Two and a half years ago, on a Federation community mission to Israel, my life took an amazing turn when my wife Janet and I were hosted for dinner in the Yokneam home of Alon and Inbal Itach.  In the space of just two hours a meal blossomed into a family love affair. Call it luck, call it bashert, call it chemistry, but the Cadranels and Itachs clicked in a powerful way that transcended logic, borders and languages. Today our families are linked forever, and Federation was the catalyst.

It’s wonderful that our wives enjoy each other, but the connection Steven and I have is what Americans might call a “bromance.” As two Jewish men, husbands and fathers, our bond has grown deeper over the years. Steven is a super busy guy, but I can pick up the phone at any time and he will always find time for me. When the Cadranels spoke about the impact Camp Barney Medintz had on Steve’s life and on their daughter Lauren’s life, I became inspired. Together we hatched a plan for my daughter Shiraz to go to Barney, and the Cadranels made it happen. At age 16, Shiraz made her first trip to America, all by herself, and had the time of her life at camp. Her English and her self-confidence soared, and she returned the following summer as Staff in Training.  Now she, Lauren and her Barney friends also enjoy lifelong connections, just like Steven and me. Now my son Ido wants to go to Barney!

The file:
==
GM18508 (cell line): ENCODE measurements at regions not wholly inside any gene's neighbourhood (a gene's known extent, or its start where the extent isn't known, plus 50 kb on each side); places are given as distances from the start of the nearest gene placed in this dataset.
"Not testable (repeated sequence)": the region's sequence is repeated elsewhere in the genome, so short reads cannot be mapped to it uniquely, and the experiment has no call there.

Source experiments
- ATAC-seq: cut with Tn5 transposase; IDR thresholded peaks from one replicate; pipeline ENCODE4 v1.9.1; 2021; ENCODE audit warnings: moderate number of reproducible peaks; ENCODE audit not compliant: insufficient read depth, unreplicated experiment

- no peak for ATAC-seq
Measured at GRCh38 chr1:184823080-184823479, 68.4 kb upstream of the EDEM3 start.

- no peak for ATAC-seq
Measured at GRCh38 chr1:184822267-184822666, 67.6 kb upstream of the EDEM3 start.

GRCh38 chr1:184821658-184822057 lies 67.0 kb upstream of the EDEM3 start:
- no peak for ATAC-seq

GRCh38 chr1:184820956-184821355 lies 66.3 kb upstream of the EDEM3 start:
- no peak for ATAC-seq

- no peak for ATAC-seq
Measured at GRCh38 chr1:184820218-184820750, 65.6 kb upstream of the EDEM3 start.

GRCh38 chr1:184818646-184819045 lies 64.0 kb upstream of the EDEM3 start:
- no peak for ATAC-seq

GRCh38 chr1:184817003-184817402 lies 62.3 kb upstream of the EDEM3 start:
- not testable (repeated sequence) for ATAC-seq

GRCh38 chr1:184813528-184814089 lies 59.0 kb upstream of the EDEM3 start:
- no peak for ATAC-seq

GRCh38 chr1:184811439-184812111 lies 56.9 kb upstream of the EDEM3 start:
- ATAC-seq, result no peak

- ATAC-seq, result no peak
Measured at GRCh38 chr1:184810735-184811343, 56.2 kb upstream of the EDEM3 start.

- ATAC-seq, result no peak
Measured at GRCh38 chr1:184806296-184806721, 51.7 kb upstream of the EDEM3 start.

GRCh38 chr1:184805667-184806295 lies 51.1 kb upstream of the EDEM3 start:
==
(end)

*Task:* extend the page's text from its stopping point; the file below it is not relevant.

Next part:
Our story shouldn’t be unique and hopefully more families and children like ours will bond in knowing that we’re a connected people with a common destiny. The Cadranel and Itach families are part of a circle that can never be broken.

Did You Know?

Shalom Bayit, which is Hebrew for peace in the home, is a JF&CS program providing individual counseling, support groups, safety planning and referrals for individuals affected by physical, emotional or sexual abuse in their families or intimate relationships. Shalom Bayit also focuses on education to recognize and prevent abuse.

• 1 in 4 women will experience domestic violence in her lifetime
• 1 in 3 adolescents in the U.S. is a victim of abuse from a dating partner
• Every 10 seconds a report of child sexual abuse is made in the U.S.

What Jew Wanna Eat

Women’s Philanthropy served up fun, food, and culinary inspiration at their April 25 Pomegranate Event featuring entrepreneur extraordinaire, Amy Kritzer. Amy is the owner of Jewish gift website moderntribe.com, founder of the Jewish cooking blog What Jew Wanna Eat, author of Sweet Noshings cookbook, and a proud graduate of Le Cordon Bleu and Emory University. “The evening was an entertaining way to bring our Pomegranate donors together and thank them,” said co-chairs Teri Edelstein and Helene Popowski. The crowd had a blast making (and drinking) Amy’s Manischewitz sangria, and loved her creative cooking demo featuring modern classics with an Israeli flair.